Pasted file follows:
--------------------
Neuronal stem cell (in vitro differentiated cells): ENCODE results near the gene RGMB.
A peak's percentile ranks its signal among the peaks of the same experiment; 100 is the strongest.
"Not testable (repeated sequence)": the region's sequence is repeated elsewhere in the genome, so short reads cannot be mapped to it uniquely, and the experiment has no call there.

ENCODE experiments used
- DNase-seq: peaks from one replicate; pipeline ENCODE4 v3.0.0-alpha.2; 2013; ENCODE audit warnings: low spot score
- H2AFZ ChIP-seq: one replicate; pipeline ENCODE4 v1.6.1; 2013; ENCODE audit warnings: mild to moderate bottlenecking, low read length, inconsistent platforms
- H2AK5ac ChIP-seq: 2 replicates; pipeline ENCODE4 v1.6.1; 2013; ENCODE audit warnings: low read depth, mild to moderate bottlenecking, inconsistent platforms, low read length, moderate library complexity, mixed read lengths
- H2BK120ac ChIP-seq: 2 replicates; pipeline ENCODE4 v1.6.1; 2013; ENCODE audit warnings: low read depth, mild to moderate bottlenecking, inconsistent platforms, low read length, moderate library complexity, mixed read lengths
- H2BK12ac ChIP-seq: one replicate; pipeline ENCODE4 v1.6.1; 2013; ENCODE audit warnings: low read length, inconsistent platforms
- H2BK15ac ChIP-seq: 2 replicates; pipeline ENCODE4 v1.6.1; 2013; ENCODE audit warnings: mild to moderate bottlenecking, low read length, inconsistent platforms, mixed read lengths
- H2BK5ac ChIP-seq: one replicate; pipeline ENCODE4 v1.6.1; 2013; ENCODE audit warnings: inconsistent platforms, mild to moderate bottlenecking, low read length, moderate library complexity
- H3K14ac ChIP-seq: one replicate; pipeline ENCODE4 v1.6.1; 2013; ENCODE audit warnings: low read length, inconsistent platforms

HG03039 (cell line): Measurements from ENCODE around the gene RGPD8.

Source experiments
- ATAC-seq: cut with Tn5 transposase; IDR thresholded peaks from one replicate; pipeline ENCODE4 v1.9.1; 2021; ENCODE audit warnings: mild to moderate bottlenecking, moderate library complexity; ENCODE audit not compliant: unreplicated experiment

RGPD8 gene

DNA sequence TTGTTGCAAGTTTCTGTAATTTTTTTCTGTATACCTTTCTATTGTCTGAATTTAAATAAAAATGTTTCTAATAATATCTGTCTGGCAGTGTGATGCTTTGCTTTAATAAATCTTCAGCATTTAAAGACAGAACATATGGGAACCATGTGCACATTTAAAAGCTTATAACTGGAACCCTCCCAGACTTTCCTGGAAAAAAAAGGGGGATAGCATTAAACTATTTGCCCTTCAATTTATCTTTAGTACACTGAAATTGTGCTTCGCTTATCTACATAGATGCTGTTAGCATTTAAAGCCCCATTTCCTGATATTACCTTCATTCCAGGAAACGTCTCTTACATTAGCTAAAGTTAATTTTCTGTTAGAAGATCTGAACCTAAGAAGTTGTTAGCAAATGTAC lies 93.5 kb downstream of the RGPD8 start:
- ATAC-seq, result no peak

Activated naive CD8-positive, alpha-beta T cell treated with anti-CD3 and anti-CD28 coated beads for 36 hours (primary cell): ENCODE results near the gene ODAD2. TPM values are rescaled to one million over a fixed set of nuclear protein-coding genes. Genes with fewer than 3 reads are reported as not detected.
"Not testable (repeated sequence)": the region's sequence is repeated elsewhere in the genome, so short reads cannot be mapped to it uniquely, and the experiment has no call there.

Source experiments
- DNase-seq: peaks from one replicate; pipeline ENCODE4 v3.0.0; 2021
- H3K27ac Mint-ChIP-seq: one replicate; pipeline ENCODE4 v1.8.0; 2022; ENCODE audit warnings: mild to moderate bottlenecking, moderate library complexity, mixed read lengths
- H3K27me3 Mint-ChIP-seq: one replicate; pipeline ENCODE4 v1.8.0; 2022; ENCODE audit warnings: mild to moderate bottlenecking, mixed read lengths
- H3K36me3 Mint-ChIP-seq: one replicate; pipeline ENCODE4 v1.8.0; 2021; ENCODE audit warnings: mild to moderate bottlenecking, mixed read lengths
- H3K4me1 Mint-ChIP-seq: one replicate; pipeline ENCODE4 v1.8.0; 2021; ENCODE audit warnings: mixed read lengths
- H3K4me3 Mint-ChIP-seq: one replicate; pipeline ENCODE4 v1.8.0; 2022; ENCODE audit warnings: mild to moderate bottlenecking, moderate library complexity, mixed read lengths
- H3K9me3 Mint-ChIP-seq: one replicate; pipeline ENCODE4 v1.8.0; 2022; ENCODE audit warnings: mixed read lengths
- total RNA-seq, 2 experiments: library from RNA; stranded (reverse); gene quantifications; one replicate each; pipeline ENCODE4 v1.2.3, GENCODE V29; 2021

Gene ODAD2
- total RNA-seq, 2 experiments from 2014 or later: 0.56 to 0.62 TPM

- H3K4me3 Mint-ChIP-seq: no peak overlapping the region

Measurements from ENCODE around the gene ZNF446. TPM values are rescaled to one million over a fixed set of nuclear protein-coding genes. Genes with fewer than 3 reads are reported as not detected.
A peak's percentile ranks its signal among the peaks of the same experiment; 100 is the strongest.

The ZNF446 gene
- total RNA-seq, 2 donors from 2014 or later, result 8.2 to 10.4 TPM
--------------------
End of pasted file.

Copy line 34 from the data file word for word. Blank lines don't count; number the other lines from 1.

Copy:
A peak's percentile ranks its signal among the peaks of the same experiment; 100 is the strongest.